HubMob Weekly Topic: Old Christmas in North Carolina

In our new world of blended families, married, divorced and re-married children and parents, part of my family now celebrates "Old Christmas."

Growing up, I remember my grandfather saying that we should celebrate Old Christmas in January so we could take advantage of the after-Christmas sales. I wasn't exactly sure what he meant, but I assumed Old Christmas corresponded with the time the Wise Men finally made it to Bethlehem.

Don, as we all called my grandfather, was a "damn yankee," a Pennsylvania native who relocated to Plymouth, NC after marrying my grandmother. They met while serving in the Army during World War II. Imgaine my surprise to learn that Old Christmas is actually a North Carolina Outer Banks tradition, not something he grew up with "up north".

It seems that when England adopted the Georgian calendar in 1752 they neglected to notify some of the colonies. The change skipped eleven days, and by the time Outer Banks communities realized they were not on schedule with the rest of the world, they refused to conform.

Eventually the celebration did indeed merge with Epiphany. Today's holiday in Rodanthe, NC includes the appearance of Old Buck.

"Legend has it that Old Buck once terrorized the townspeople until a hunter finally felled him. Today, the residents who dress in bull's costume and parade through the celebration bring Old Buck back to life," writes Eric Hause.


Some communities doubled up on the holidays - one town traveled to the other to celebrate December 25, then they switched around Januray 5. We do the same sort of double dipping, with my sisters and me generally spending December 25 with our significant others and their families, and then gathering the first Saturday in January at my mother's for Old Christmas. My Dad (no longer married to my mother) and our "steps" on his side sometimes join the Old Christmas celebration as well, which keeps the holiday schedule a bit more simple.

Our food fare emulates that of the Rodanthe revelers. We roast oysters and enjoy shrimp and whatever other seafood is reasonably available. So far we have been blessed with mild North Carolina weather for outside food prep and socializing around an open fire.

I don't know if any of us has truly taken advantage of the post-holiday sales for our gift shopping, but it sure is nice to have the option!

Copyright Dineane Whitaker 2008 - Please do not copy and paste this article, but feel free to post a link using this url:

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Comments 9 comments

Bob Ewing profile image

Bob Ewing 8 years ago from New Brunswick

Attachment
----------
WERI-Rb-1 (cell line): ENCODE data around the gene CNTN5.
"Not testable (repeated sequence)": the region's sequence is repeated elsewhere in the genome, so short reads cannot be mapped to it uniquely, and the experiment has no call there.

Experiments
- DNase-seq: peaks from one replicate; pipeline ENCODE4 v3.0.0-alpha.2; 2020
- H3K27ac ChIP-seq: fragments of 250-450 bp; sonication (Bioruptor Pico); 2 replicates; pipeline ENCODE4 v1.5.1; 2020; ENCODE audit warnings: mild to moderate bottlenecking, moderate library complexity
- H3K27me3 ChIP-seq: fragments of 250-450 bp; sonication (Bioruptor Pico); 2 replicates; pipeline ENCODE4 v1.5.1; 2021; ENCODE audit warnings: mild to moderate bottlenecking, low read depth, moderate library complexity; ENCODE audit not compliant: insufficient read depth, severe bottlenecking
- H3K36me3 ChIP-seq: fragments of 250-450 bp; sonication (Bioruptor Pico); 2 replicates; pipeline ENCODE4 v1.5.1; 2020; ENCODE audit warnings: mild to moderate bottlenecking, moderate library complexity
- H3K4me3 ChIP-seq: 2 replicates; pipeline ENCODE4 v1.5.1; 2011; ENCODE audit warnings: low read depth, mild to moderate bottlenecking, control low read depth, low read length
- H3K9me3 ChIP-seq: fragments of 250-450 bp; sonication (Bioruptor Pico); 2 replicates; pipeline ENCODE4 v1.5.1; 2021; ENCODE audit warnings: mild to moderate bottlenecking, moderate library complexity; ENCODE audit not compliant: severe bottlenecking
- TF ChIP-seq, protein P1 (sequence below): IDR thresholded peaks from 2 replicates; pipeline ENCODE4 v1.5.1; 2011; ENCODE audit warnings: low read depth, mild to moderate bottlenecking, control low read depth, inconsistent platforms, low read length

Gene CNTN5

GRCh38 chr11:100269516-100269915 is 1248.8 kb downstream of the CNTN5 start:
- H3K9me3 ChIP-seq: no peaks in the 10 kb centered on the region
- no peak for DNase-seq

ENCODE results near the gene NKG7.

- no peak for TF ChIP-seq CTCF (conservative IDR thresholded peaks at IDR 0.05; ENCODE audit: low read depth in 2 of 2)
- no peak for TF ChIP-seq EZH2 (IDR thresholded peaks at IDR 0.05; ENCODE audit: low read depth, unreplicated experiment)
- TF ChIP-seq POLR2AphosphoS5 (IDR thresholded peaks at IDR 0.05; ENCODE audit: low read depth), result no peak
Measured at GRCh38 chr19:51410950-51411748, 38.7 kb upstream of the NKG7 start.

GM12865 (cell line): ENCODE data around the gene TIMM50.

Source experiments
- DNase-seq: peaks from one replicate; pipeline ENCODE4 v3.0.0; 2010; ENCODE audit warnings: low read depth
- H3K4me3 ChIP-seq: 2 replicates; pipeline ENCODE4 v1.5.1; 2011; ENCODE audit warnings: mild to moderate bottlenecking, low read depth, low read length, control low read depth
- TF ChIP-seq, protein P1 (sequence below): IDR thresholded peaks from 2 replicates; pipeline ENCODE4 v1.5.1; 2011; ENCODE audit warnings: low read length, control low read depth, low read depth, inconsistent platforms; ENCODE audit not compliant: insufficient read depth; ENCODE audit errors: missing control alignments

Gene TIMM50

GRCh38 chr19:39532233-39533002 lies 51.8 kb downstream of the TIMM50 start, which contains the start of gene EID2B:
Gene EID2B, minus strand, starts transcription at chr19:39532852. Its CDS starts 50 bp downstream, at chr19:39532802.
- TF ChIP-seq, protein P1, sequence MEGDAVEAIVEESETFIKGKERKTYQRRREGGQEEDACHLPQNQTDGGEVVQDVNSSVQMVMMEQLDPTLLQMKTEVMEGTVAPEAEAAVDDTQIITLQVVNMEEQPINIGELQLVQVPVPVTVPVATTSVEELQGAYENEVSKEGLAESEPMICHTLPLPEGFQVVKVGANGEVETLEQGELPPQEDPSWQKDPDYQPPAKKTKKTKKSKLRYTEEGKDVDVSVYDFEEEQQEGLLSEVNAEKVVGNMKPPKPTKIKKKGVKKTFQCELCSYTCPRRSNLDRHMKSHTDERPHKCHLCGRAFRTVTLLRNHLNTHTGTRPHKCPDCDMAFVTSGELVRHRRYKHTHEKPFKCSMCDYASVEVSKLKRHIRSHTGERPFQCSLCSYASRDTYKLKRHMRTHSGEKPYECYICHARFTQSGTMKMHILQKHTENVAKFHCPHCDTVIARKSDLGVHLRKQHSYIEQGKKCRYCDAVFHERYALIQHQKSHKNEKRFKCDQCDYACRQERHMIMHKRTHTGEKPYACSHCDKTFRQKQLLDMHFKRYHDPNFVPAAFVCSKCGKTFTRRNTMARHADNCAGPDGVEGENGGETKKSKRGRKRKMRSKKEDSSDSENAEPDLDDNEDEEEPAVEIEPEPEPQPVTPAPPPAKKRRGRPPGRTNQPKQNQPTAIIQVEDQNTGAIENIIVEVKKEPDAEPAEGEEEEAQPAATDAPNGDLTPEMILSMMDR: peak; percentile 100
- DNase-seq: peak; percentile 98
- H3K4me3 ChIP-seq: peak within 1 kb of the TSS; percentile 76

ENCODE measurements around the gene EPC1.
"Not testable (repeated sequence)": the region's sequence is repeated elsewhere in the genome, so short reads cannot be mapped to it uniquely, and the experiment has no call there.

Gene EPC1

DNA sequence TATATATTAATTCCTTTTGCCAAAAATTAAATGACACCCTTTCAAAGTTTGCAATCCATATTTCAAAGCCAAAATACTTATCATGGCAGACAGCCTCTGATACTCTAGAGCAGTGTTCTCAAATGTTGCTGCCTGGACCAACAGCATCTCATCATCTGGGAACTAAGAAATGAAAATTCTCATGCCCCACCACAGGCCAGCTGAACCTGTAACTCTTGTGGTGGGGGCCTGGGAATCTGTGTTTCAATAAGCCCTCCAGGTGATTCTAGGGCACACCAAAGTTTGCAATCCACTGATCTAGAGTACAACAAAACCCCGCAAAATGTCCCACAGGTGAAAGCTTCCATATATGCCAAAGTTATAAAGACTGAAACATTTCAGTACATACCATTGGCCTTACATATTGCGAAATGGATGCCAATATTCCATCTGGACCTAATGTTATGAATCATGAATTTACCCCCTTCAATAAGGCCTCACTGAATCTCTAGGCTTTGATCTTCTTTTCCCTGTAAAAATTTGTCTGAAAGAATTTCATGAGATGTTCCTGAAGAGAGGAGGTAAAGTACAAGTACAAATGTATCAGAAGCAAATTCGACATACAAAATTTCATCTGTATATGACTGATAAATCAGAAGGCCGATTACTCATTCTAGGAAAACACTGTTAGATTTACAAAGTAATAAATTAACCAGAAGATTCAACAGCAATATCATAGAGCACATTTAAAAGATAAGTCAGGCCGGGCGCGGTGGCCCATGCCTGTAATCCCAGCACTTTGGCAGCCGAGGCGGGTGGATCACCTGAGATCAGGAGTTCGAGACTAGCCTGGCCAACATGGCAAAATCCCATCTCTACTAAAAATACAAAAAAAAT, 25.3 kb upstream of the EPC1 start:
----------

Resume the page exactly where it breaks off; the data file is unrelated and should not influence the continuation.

I was not aware of Old Christmas, thanks.

ajcor profile image

ajcor 8 years ago from NSW. Australia

Two Christmas parties - New and Old - sounds pretty good to me particularly when the second involves seafood!

Patty Inglish, MS profile image

Patty Inglish, MS 8 years ago from North America

Thanks for the Hub! - it's shown me that the Greek/Russian/Serbain and other Orthodox Christmas date in January is also celebrated by others. I think I'll do both Christmases this Year!

sixtyorso profile image

sixtyorso 8 years ago from South Africa

Great interesting hub. but "old" christmas seems a misnomer as it is in the "new" year! LOL

LeaAnne profile image

LeaAnne 8 years ago from North Carolina

Dineane, my Grandmother's family always celebrated "Old Christmas" as well. We could never take the tree down until after the celebration. She would cook a huge meal for "her people" for "Old Christmas" that always included oyster dressing. Thanks for sharing!

dineane profile image

dineane 8 years ago from North Carolina Author

Thanks for the comments, everyone! I have to admit, I like stretching holidays as far as I can!

Patty Inglish, MS profile image

Patty Inglish, MS 8 years ago from North America

Well, the real 12 days of Christmas span both Christmasas and actually begin the season of Mardi Gras celebration that "ends" on Fat Tursday, so there's a good, long holiday for you! :) 12th Night is a big celebration that I must look into - a Shakespearan play named for it that, I must re-read as well. Have fun!

dineane profile image

dineane 8 years ago from North Carolina Author

Patty, I think you are definitely on to something! Party, party, party!

DonnaCSmith profile image

DonnaCSmith 8 years ago from Central North Carolina

It is also celebrated in many mountain regions of the southeast. I think some of the more isolated places have held on to the old tradition. In the mountains there is lots of music and eating as folks go from house to house.

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